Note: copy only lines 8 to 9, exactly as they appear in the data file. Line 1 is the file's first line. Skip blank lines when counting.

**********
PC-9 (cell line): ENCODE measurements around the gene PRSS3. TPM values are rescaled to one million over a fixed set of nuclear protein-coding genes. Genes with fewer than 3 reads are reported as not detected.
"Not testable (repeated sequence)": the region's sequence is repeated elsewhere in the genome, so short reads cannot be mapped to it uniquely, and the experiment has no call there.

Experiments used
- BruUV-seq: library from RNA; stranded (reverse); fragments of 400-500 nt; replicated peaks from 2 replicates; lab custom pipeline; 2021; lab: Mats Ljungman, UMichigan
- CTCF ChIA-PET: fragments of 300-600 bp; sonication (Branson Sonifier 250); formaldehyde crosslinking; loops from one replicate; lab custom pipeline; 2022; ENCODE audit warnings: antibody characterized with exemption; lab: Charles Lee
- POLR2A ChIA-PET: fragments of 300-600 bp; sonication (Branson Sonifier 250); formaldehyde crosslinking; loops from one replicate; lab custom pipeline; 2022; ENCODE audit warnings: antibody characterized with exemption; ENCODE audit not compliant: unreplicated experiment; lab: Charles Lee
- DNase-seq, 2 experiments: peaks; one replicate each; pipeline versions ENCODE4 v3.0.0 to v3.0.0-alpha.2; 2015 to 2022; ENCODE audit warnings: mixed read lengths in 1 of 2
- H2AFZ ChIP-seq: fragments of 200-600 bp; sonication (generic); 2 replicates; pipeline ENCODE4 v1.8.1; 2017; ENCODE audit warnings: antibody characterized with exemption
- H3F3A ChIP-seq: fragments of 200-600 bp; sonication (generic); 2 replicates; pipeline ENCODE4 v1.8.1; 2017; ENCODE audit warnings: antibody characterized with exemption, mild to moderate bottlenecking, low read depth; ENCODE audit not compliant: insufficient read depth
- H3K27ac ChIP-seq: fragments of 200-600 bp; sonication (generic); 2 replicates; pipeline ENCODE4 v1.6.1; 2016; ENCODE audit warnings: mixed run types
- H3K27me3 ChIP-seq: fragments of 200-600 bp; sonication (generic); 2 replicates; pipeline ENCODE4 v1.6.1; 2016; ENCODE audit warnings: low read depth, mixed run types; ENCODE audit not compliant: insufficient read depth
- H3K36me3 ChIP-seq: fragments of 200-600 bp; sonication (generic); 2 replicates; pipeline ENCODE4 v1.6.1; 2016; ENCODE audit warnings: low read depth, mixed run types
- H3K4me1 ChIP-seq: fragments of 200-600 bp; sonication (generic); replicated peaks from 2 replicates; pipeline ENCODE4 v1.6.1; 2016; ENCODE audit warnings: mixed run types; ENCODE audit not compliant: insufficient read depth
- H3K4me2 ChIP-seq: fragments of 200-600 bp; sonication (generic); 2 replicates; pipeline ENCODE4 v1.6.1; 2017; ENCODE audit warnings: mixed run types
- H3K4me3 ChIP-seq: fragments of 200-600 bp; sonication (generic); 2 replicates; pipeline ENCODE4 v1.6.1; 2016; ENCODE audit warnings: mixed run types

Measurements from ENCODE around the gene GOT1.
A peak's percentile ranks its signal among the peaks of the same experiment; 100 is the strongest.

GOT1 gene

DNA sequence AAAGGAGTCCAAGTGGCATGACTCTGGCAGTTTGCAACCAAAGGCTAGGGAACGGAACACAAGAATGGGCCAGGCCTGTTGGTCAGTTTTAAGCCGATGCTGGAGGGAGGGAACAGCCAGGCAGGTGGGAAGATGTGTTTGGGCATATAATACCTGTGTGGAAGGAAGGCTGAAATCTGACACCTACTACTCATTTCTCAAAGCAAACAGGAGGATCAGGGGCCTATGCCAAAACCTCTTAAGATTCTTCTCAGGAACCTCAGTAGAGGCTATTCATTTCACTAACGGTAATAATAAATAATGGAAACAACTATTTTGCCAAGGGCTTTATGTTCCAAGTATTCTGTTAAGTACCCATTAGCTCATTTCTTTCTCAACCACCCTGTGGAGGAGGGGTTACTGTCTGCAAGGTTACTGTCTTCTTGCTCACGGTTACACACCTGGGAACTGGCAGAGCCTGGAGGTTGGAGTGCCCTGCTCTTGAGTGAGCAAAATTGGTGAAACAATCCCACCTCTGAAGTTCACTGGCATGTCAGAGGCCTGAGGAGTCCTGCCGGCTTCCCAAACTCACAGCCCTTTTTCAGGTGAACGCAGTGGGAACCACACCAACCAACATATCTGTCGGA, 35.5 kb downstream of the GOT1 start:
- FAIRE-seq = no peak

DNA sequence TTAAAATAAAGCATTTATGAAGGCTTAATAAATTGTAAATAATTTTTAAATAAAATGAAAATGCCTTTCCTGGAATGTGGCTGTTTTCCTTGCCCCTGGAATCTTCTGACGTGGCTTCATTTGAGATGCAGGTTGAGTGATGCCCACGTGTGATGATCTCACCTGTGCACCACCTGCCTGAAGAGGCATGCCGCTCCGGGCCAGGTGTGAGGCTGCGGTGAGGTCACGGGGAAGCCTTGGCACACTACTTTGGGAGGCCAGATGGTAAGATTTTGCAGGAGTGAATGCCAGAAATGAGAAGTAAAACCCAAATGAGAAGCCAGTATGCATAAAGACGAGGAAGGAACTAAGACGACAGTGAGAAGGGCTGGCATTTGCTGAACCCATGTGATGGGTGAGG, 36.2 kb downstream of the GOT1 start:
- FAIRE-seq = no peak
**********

- H2AFZ ChIP-seq: fragments of 200-600 bp; sonication (generic); 2 replicates; pipeline ENCODE4 v1.8.1; 2017; ENCODE audit warnings: antibody characterized with exemption
- H3F3A ChIP-seq: fragments of 200-600 bp; sonication (generic); 2 replicates; pipeline ENCODE4 v1.8.1; 2017; ENCODE audit warnings: antibody characterized with exemption, mild to moderate bottlenecking, low read depth; ENCODE audit not compliant: insufficient read depth